Amazon Web Services
General Reference (Version 1.0)

Signature Version 4 Test Suite

To assist you in the development of an AWS client that supports Signature Version 4, you can use the files in the test suite to ensure your code is performing each step of the signing process correctly.

To get the test suite, download

Each test group contains five files that you can use to validate each of the tasks described in Signature Version 4 Signing Process. The following list describes the contents of each file.

  • file-name.req—the web request to be signed.

  • file-name.creq—the resulting canonical request.

  • file-name.sts—the resulting string to sign.

  • file-name.authz—the Authorization header.

  • file-name.sreq— the signed request.

Credential Scope and Secret Key

The examples in the test suite use the following credential scope:


The example secret key used for signing is:


Example—A Simple GET Request with Parameters

The following example shows the web request to be signed from the get-vanilla-query-order-key-case.req file. This is the original request.

GET /?Param2=value2&Param1=value1 HTTP/1.1 X-Amz-Date:20150830T123600Z

Task 1: Create a Canonical Request

In the steps outlined in Task 1: Create a Canonical Request for Signature Version 4, change the request in the get-vanilla-query-order-key-case.req file.

GET /?Param2=value2&Param1=value1 HTTP/1.1 X-Amz-Date:20150830T123600Z

This creates the canonical request in the get-vanilla-query-order-key-case.creq file.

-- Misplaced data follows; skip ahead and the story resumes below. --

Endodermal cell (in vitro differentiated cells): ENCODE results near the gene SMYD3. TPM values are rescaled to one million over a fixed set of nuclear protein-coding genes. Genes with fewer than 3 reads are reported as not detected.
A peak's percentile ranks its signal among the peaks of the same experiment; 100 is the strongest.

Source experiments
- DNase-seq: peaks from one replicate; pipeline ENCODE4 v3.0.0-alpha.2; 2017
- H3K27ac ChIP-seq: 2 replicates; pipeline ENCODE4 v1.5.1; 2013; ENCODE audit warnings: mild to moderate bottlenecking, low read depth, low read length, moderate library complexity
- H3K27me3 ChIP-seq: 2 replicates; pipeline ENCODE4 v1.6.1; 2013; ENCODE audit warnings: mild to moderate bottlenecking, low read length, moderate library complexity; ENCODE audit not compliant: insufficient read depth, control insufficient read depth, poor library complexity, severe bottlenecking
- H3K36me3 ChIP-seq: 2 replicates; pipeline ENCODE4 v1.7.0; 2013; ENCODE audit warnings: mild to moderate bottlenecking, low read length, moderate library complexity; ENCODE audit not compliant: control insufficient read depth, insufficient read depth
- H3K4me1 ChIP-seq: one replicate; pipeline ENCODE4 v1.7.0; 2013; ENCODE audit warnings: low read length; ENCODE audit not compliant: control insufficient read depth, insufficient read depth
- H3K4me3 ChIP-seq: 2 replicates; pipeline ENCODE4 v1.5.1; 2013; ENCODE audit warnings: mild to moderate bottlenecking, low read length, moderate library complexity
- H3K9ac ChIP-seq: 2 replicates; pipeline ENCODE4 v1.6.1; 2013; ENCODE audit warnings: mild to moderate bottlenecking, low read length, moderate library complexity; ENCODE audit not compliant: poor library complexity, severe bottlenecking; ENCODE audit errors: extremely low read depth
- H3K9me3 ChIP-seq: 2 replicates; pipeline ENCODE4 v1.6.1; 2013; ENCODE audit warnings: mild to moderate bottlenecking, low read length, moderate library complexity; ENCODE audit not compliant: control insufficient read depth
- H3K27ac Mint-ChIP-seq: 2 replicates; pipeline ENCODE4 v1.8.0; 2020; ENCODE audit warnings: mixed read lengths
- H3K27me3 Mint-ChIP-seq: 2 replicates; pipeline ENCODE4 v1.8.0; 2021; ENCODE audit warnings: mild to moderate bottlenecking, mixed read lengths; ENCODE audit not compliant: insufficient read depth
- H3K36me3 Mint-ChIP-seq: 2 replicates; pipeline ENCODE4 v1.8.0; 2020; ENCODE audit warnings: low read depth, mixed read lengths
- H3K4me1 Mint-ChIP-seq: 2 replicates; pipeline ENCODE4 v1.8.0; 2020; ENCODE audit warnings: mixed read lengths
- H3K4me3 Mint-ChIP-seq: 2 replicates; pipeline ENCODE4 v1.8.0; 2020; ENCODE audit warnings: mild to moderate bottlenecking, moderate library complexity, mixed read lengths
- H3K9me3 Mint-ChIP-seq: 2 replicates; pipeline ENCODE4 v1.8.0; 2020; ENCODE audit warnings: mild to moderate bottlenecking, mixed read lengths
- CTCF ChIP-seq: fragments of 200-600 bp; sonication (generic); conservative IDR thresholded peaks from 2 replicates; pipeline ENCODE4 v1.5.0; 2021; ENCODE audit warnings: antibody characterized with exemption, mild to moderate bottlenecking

GET / Param1=value1&Param2=value2 x-amz-date:20150830T123600Z host;x-amz-date e3b0c44298fc1c149afbf4c8996fb92427ae41e4649b934ca495991b7852b855


  • The parameters are sorted alphabetically (by character code).

  • The header names are lowercase.

  • There is a line break between the x-amz-date header and the signed headers.

  • The hash of the payload is the hash of the empty string.

Task 2: Create a String to Sign

The hash of the canonical request returns the following value:


In the steps outlined in Task 2: Create a String to Sign for Signature Version 4, add the algorithm, request date, credential scope, and the canonical request hash to create the string to sign.

The result is the get-vanilla-query-order-key-case.sts file.

AWS4-HMAC-SHA256 20150830T123600Z 20150830/us-east-1/service/aws4_request 816cd5b414d056048ba4f7c5386d6e0533120fb1fcfa93762cf0fc39e2cf19e0


  • The date on the second line matches the x-amz-date header, as well as the first element in the credential scope.

  • The last line is the hex-encoded value for the hash of the canonical request.

Task 3: Calculate the Signature

In the steps outlined in Task 3: Calculate the Signature for AWS Signature Version 4, create a signature with your signing key and the string to sign from the get-vanilla-query-order-key-case.sts file.

The result generates the contents in the get-vanilla-query-order-key-case.authz file.

AWS4-HMAC-SHA256 Credential=AKIDEXAMPLE/20150830/us-east-1/service/aws4_request, SignedHeaders=host;x-amz-date, Signature=b97d918cfa904a5beff61c982a1b6f458b799221646efd99d3219ec94cdf2500

Task 4: Add the Signing Information to the Request

In the steps outlined in Task 4: Add the Signature to the HTTP Request, add the signing information generated in task 3 to the original request. For example, take the contents in the get-vanilla-query-order-key-case.authz, add it to the Authorization header, and then add the result to the get-vanilla-query-order-key-case.req.

This creates the signed request in the get-vanilla-query-order-key-case.sreq file.

GET /?Param2=value2&Param1=value1 HTTP/1.1 X-Amz-Date:20150830T123600Z Authorization: AWS4-HMAC-SHA256 Credential=AKIDEXAMPLE/20150830/us-east-1/service/aws4_request, SignedHeaders=host;x-amz-date, Signature=b97d918cfa904a5beff61c982a1b6f458b799221646efd99d3219ec94cdf2500